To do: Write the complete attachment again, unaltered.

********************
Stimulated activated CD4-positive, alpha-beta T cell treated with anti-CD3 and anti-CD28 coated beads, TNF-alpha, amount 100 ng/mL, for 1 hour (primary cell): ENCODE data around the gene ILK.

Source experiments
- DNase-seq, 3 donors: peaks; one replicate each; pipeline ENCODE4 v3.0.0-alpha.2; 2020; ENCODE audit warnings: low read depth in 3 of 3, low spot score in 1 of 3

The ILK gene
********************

Stimulated activated CD4-positive, alpha-beta T cell treated with anti-CD3 and anti-CD28 coated beads, TNF-alpha, amount 100 ng/mL, for 1 hour (primary cell): ENCODE data around the gene ILK.

Source experiments
- DNase-seq, 3 donors: peaks; one replicate each; pipeline ENCODE4 v3.0.0-alpha.2; 2020; ENCODE audit warnings: low read depth in 3 of 3, low spot score in 1 of 3

The ILK gene